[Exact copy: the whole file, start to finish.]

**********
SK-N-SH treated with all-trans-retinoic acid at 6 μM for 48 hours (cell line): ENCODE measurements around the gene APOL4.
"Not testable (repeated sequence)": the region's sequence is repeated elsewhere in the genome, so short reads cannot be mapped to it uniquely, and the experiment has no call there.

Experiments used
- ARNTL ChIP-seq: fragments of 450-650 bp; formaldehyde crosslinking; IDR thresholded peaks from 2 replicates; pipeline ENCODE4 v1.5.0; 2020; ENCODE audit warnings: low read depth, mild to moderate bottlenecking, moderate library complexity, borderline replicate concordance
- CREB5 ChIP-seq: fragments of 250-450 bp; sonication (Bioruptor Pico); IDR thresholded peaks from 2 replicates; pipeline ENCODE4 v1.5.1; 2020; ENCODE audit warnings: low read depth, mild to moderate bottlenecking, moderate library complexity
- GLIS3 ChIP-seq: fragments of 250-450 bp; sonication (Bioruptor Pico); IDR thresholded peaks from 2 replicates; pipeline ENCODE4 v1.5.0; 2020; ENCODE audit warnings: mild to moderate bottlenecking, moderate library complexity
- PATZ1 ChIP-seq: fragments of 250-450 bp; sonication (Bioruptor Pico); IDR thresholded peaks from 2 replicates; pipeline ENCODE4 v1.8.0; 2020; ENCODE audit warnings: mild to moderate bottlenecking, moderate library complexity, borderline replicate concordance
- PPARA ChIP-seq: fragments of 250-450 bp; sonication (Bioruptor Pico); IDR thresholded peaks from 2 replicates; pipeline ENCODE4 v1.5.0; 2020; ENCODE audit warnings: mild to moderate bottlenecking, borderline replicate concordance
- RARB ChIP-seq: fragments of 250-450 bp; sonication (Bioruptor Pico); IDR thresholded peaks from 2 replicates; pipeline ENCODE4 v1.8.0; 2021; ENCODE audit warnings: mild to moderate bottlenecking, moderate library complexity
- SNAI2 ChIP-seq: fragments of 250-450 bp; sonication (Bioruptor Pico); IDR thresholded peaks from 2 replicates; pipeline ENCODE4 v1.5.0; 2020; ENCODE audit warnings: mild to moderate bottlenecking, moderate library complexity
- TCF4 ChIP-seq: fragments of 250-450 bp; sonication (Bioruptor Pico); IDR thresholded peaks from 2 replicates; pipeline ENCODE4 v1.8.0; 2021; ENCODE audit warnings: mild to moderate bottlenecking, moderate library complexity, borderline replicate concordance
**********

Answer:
SK-N-SH treated with all-trans-retinoic acid at 6 μM for 48 hours (cell line): ENCODE measurements around the gene APOL4.
"Not testable (repeated sequence)": the region's sequence is repeated elsewhere in the genome, so short reads cannot be mapped to it uniquely, and the experiment has no call there.

Experiments used
- ARNTL ChIP-seq: fragments of 450-650 bp; formaldehyde crosslinking; IDR thresholded peaks from 2 replicates; pipeline ENCODE4 v1.5.0; 2020; ENCODE audit warnings: low read depth, mild to moderate bottlenecking, moderate library complexity, borderline replicate concordance
- CREB5 ChIP-seq: fragments of 250-450 bp; sonication (Bioruptor Pico); IDR thresholded peaks from 2 replicates; pipeline ENCODE4 v1.5.1; 2020; ENCODE audit warnings: low read depth, mild to moderate bottlenecking, moderate library complexity
- GLIS3 ChIP-seq: fragments of 250-450 bp; sonication (Bioruptor Pico); IDR thresholded peaks from 2 replicates; pipeline ENCODE4 v1.5.0; 2020; ENCODE audit warnings: mild to moderate bottlenecking, moderate library complexity
- PATZ1 ChIP-seq: fragments of 250-450 bp; sonication (Bioruptor Pico); IDR thresholded peaks from 2 replicates; pipeline ENCODE4 v1.8.0; 2020; ENCODE audit warnings: mild to moderate bottlenecking, moderate library complexity, borderline replicate concordance
- PPARA ChIP-seq: fragments of 250-450 bp; sonication (Bioruptor Pico); IDR thresholded peaks from 2 replicates; pipeline ENCODE4 v1.5.0; 2020; ENCODE audit warnings: mild to moderate bottlenecking, borderline replicate concordance
- RARB ChIP-seq: fragments of 250-450 bp; sonication (Bioruptor Pico); IDR thresholded peaks from 2 replicates; pipeline ENCODE4 v1.8.0; 2021; ENCODE audit warnings: mild to moderate bottlenecking, moderate library complexity
- SNAI2 ChIP-seq: fragments of 250-450 bp; sonication (Bioruptor Pico); IDR thresholded peaks from 2 replicates; pipeline ENCODE4 v1.5.0; 2020; ENCODE audit warnings: mild to moderate bottlenecking, moderate library complexity
- TCF4 ChIP-seq: fragments of 250-450 bp; sonication (Bioruptor Pico); IDR thresholded peaks from 2 replicates; pipeline ENCODE4 v1.8.0; 2021; ENCODE audit warnings: mild to moderate bottlenecking, moderate library complexity, borderline replicate concordance